Discover more from Inspired Human Development
Is Your Brain a Pump, an Engine, or a Computer?
And the other crude models that we use to describe ourselves.
Hey everyone! This week we are looking at how one of our most innate tendencies to categorize and analogize can lead us astray, often for decades. Let’s get into it!
From the Ages
Approach it and there is no beginning;
follow it and there is no end.
You can't know it, but you can be it,
at ease in your own life.
Just realize where you come from:
this is the essence of wisdom.
Source: Tao Te Ching, fourteen
Novelist and philosopher Iris Murdoch on our tendency to categorize and self-edit:
“Man is the only animal that makes pictures of himself and then comes to resemble the pictures.”
For as long as we humans have been attempting to understand ourselves and the world around us, we have been using models to simplify the story. Most ancient cultures imagined gods in the images of humans. These gods, with their human-like fallibilities and melodramas, explained how the universe was formed and how humans came to exist. Progress and modernity did not break our dependence on using models to understand ourselves. Our metaphors simply evolved with technology.
Descartes imagined the brain as a series of pumps, tubes, and valves that spread spirit to the rest of the body. While not biologically accurate, this model gives a crude representation of the central nervous system, with a control center in the brain that animates the whole body.
A few centuries later Freud likened the brain to a steam engine. This metaphor of the brain adds to the Cartesian model of a control center but also attempts to explain our unconscious drivers. Freud claimed that “psychic pressure” would build up in the mind and require a release for optimal health. With this model, he explained the power that our innate drives like aggression and sexual desire often have over our more "civilized" tendencies. This model furthered our understanding of our minds. While Freud's metaphor again proved factually inaccurate, a model for unconscious thoughts and behavioral drivers added to our understanding of human nature.
Today we continue this trend. Over the last several decades, we’ve come to compare our minds to computers. Whether we are talking about our abilities for memory, recall, computational analysis, or even multi-tasking, we often cannot help but see ourselves through the capabilities of our most powerful tool to date.
While each of these models added a vital element to our overall understanding, we must also remember that none gives a remotely accurate picture of what a human mind actually is. Freud moved the needle in the right direction, but his theories and the prescriptions that they precipitated proved to be dead wrong in places. We've spent much of the last century dismantling many flawed Freudian ideas that had become common knowledge.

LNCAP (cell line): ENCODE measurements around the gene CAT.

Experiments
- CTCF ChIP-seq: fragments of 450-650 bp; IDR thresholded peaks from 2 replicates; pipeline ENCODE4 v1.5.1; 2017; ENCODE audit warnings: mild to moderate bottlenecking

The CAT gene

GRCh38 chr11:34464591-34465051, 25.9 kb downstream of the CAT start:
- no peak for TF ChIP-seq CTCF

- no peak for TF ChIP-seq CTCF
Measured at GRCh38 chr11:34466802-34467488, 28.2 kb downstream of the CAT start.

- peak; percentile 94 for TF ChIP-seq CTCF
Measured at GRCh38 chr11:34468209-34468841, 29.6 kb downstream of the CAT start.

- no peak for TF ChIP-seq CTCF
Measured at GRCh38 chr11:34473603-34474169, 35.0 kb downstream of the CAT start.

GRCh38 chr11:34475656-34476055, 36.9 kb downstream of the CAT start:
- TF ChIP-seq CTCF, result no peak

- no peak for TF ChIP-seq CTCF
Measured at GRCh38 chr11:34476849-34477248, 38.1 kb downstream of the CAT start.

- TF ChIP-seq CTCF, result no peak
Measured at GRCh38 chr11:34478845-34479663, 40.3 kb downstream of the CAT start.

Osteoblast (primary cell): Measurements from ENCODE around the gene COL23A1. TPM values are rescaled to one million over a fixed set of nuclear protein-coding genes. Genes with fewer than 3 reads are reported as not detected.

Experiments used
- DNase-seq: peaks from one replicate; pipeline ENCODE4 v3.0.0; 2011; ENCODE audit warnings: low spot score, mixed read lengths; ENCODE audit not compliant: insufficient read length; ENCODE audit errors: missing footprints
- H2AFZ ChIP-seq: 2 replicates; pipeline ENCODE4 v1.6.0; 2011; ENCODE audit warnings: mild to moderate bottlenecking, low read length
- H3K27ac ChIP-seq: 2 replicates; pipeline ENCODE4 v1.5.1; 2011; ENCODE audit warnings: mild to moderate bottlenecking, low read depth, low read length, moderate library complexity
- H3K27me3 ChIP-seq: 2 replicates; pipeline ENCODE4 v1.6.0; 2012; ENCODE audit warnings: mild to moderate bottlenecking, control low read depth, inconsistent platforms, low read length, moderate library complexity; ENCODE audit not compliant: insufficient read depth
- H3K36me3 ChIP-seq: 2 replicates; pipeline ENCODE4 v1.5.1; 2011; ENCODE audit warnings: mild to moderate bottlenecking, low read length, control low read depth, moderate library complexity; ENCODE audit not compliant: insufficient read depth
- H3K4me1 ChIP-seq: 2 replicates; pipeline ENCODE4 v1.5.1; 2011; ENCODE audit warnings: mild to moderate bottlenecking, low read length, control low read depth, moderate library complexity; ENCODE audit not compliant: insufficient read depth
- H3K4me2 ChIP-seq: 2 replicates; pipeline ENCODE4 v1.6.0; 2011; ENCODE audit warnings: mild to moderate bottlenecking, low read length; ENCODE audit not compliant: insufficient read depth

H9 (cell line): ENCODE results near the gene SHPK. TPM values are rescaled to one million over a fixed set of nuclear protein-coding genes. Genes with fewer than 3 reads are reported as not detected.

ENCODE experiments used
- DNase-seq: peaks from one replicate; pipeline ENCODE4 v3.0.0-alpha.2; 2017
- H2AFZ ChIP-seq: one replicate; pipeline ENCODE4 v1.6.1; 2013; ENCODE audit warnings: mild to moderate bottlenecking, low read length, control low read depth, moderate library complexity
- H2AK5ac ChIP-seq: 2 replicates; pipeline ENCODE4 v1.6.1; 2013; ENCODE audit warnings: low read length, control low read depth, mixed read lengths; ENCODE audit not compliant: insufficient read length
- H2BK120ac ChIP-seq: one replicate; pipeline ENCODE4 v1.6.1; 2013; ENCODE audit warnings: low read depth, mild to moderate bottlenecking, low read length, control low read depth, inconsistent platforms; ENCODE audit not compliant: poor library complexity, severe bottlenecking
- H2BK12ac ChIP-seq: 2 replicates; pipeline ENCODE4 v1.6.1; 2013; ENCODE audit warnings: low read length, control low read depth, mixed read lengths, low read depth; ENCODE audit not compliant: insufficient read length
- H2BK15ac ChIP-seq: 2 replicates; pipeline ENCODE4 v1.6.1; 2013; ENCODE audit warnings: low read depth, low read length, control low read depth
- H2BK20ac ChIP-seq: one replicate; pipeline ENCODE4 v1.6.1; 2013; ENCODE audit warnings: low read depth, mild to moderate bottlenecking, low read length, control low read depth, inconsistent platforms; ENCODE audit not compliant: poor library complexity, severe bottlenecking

As Shane will attest, I love a good analogy. When chosen appropriately, they can translate a complex concept into terms with which we are already quite familiar. But their usefulness is limited. We can put too much weight into a model and come to see it as more true and broad than it was ever meant to be. Taken too literally, a model can lead us to behave and think in ways that, while constructive within the model, are actually counterproductive.
Comparing the mind to a computer, inspired teaching methodologies, note-taking systems, and file organization structures that fit the model but run contrary to the way that we actually learn and catalog information. Imagining the cardiovascular system as a network of pipes with a central pump might give an elementary school-level understanding but can actually lead to destructive behavior when we build a fitness regimen with this model as gospel.
As our old models break down, we continually update them with better versions that, hopefully, give a more comprehensive image of what a human is. But we must also be able to separate useful metaphors from biological facts. We must remember that many of the ways that we understand ourselves today will be revised in the future. Many of our models might also prove to be dead wrong.
If you enjoyed this newsletter, you might also enjoy these IHD articles:
Wrong Thinking (9 minutes)
Are Your Goals Distracting from Your Goals? (8 minutes)
Setting the Bar (many, well-worth-it hours). Get now on Audible or stay tuned for the November 9th release.
This chart shows an organized visual representation of all of the known cognitive biases. I love how it gives several nested levels of hierarchy to describe the general distortions that lead to each. The cognitive biases and logical fallacies that can easily infect our thinking should be fundamental aspects of our education system and every adult’s self-awareness journey. That being said, this graphic is just a model, and while I doubt it will ever prove dead wrong and will likely remain useful forever, it might not give the exact picture of how we understand ourselves in times to come.
Thank you for reading today and remember, life is too short to be normal!